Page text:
Wednesday, June 27, 2012

Daytona Cubs 3 at St. Lucie Mets 4 (12) - June 26, 2012


The town of Port St. Lucie is a great destination for sports travellers. It is the home of the PGA Museum of Golf and of course, the New York Mets' spring training location. Like many of the Grapefruit League stadiums, Digital Domain Park doubles as a Florida State League venue, hosting the St. Lucie Mets, who have been the High Class-A affiliate of their New York namesakes for 25 seasons.

Digital Domain Park



Opened in 1988 and originally named Thomas J. White Stadium after the local politician who worked to bring the Mets' spring training to the area, Digitial Domain Park took its current name in 2010. The stadium is located just east of exit 121 on I-95 in what is mostly a commercial and industrial area. As a fairly large ballpark for this level, it really stands out as you approach along Peacock Boulevard.



Parking is free and plentiful. The box office is located on the Thomas J. White Plaza, which was dedicated in 2004 when the stadium changed its name to Tradition Field. Before entering, take the time to check out the sculpture made from steel from the World Trade Center that stands out front. From behind, it is rather nondescript; it is only when you go to the front and read the plaque that you realize the importance of the piece.



Tickets are $6 for general admission or you can fork over an extra couple of bucks to sit in the first three rows. Once inside, you walk up a ramp with photos of Mets' historical moments and famous players. At the top, I found the concourse to be relatively narrow, not a problem during the summer but I would expect it to be an issue with over 7,000 fans in the spring.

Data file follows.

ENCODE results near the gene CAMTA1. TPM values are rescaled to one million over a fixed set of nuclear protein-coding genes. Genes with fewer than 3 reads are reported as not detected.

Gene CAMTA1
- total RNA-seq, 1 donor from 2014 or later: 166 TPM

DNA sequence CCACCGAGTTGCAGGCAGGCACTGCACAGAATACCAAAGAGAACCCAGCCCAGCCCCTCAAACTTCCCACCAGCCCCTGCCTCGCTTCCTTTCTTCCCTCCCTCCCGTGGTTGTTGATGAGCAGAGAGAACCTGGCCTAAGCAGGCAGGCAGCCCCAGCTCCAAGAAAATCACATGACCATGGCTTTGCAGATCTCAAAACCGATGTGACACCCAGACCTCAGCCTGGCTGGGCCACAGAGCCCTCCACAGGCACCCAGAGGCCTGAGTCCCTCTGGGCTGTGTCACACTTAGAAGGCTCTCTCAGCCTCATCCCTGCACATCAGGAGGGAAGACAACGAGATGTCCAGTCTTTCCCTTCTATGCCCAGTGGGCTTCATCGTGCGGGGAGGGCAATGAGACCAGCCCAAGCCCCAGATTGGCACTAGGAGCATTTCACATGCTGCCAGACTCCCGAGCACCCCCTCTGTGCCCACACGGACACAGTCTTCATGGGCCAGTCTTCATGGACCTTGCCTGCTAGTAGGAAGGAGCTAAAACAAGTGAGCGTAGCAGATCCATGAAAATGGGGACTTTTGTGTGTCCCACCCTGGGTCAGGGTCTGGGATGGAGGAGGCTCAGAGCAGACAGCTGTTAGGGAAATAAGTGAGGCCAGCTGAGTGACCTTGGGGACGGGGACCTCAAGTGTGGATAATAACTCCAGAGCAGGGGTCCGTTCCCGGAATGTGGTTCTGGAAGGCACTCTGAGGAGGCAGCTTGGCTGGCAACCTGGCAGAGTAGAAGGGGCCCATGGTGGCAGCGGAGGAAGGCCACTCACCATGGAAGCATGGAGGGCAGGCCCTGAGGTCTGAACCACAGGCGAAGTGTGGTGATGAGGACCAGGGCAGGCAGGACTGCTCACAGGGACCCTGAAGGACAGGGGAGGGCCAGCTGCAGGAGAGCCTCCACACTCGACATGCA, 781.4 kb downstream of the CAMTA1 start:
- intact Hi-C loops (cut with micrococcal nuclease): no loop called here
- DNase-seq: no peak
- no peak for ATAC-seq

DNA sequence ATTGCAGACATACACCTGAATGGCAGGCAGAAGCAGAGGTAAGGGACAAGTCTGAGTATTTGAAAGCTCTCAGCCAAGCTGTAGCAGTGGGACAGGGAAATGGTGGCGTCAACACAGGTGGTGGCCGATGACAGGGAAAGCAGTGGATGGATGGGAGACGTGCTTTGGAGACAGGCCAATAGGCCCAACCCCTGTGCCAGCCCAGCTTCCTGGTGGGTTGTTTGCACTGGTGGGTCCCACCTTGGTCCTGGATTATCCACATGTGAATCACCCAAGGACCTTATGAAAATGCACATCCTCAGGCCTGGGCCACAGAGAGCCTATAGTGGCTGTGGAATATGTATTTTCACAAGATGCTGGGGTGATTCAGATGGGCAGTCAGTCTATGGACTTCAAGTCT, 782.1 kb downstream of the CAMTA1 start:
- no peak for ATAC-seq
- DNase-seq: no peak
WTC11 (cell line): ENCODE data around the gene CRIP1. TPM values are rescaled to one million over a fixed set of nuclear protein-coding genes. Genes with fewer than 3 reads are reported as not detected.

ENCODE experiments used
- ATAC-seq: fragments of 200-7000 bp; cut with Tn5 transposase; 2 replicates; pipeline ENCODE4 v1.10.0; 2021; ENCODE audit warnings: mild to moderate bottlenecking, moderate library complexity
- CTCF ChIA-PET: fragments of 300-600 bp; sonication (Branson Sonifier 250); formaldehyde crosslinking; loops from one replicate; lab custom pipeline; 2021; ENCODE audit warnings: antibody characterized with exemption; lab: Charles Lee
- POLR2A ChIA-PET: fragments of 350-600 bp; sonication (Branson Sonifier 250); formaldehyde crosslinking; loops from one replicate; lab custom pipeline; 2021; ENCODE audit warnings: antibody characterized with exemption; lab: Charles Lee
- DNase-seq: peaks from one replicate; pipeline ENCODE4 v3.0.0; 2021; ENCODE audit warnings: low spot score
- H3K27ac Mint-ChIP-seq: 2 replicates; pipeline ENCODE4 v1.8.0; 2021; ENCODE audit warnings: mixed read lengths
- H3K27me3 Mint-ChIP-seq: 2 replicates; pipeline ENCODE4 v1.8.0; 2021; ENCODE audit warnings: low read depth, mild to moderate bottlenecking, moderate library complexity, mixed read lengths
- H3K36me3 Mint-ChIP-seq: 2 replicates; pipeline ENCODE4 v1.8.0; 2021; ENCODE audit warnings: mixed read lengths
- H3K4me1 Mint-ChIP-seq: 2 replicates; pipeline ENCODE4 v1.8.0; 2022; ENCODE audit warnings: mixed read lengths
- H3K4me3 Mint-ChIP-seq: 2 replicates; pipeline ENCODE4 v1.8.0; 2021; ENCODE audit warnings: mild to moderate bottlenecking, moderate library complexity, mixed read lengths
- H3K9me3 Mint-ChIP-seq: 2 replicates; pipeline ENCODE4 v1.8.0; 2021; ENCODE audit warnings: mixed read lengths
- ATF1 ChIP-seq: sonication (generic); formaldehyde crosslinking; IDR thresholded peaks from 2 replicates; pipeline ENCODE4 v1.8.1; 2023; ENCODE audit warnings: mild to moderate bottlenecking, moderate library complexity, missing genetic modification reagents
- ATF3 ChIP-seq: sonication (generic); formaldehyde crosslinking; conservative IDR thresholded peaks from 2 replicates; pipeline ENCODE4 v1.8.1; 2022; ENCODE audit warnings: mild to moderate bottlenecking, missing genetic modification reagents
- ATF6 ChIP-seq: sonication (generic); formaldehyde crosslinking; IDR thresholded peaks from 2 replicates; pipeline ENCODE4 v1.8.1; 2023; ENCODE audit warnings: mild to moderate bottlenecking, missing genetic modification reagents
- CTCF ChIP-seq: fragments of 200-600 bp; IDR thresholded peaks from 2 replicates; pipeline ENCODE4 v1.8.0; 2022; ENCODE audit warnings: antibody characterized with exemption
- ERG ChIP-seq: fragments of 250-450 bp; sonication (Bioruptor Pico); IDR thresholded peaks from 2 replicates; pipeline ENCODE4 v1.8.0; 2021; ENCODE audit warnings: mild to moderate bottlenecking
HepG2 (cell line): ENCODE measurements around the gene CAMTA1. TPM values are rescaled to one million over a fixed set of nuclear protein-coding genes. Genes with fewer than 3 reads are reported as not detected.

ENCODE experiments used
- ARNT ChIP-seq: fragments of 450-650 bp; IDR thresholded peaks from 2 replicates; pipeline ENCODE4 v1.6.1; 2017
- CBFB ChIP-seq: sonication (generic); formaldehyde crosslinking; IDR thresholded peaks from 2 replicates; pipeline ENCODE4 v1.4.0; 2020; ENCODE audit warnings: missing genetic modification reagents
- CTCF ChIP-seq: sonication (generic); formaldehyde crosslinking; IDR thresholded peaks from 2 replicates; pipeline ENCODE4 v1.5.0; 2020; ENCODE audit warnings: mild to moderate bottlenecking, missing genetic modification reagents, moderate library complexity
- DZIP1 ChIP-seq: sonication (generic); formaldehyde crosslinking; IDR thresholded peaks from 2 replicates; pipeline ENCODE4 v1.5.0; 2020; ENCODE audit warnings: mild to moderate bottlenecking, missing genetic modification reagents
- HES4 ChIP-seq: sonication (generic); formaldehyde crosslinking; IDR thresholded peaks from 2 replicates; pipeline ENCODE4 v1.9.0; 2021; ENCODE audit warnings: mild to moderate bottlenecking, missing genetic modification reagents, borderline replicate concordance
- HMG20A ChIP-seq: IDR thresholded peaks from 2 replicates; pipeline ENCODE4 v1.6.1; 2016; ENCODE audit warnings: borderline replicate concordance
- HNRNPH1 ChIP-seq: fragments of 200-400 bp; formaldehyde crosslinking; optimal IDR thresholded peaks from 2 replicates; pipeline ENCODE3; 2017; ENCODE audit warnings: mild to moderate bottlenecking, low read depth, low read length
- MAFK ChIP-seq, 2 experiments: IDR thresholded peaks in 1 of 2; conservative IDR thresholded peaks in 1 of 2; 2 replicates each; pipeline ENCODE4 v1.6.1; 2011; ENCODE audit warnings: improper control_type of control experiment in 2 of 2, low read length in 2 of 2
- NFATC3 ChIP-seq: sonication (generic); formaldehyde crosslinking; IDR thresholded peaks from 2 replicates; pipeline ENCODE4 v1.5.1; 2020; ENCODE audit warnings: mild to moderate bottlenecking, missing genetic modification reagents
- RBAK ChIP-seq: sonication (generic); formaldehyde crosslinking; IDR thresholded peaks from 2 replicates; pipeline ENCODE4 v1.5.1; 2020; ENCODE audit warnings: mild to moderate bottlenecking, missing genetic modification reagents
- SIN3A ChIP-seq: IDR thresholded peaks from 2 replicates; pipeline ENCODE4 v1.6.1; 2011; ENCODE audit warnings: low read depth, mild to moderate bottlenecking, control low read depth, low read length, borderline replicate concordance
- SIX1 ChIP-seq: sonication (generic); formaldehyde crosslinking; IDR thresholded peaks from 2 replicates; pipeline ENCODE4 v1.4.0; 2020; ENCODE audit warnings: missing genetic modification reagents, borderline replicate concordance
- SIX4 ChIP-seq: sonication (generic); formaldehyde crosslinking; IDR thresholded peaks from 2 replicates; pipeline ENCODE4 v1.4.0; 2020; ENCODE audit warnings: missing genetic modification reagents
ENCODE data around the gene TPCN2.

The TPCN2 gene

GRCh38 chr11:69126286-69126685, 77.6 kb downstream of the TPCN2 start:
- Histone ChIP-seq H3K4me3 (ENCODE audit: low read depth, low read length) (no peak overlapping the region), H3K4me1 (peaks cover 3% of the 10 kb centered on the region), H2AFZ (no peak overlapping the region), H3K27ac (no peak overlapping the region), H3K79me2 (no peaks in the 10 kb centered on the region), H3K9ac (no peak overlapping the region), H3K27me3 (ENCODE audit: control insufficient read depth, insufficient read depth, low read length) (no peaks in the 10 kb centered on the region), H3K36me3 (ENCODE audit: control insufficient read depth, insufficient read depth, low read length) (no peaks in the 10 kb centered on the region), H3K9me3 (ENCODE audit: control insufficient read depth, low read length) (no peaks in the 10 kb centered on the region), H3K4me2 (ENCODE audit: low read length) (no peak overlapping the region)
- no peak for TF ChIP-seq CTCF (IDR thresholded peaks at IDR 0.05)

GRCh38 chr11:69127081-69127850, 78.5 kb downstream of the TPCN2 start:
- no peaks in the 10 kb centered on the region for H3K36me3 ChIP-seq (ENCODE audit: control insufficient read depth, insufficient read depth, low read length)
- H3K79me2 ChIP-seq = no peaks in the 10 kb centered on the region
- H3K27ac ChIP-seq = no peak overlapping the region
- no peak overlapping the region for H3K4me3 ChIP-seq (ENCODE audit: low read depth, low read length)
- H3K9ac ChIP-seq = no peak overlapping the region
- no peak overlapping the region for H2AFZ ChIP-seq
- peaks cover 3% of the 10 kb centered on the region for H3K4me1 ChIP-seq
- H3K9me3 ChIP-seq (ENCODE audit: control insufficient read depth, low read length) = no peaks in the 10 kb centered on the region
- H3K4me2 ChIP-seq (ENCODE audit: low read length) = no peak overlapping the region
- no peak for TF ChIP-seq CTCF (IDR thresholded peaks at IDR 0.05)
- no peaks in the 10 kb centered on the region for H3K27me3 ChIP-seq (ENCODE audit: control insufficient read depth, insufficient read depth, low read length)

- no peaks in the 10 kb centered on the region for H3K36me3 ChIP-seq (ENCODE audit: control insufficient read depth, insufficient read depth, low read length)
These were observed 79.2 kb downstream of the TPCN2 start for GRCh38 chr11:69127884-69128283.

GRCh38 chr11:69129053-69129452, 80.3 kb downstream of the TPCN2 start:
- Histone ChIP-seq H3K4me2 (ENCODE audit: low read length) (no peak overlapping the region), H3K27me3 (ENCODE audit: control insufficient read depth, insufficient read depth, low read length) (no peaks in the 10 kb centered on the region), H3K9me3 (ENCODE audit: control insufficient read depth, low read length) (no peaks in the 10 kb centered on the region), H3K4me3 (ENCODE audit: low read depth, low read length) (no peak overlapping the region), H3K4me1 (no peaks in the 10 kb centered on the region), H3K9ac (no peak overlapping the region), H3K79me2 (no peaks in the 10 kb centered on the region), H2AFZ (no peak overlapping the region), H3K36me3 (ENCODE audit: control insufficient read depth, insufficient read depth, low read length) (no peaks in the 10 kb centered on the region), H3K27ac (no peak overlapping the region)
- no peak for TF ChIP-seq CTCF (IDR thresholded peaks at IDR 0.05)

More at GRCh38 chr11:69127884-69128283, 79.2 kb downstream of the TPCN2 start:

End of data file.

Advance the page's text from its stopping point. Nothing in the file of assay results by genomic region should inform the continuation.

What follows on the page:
Concessions are somewhat interesting here, you can see the Fried Oreos stand in the photo above; I did not want to try these though. What caught my eye at the main stand was the knish for $3. I've never had a knish before, and although I knew them to be some sort of potato concoction, I didn't know exactly what to expect. So I ordered one. The lady behind the counter said "They didn't make any today I think, let me check". She disappeared for a minute and then came running back with a knish in her hand, smiling like she had won the lottery. "They did make one, just one, you are so lucky!", she exclaimed. I couldn't bear to tell her that I actually don't like potatoes and was just trying the knish as I was tired of hot dogs. As it turned out, it was pretty good and likely healthier than the other options.



The seating bowl is bisected by a concourse with 24 rows of blue seats all around. There is also a large roof above the press box that provides shade on those hot days and made a huge difference at the afternoon game I attended. Below the press box are a couple of party decks and some suites, but these were not in use while I was there.



I should mention that it was camp day, which meant a 10:30 am start and a crowd of 1,686, with about 1,600 of those kids. As such, much of the venue was closed off, including the tiki bar along the third base concourse and the Party Zone down the right field line.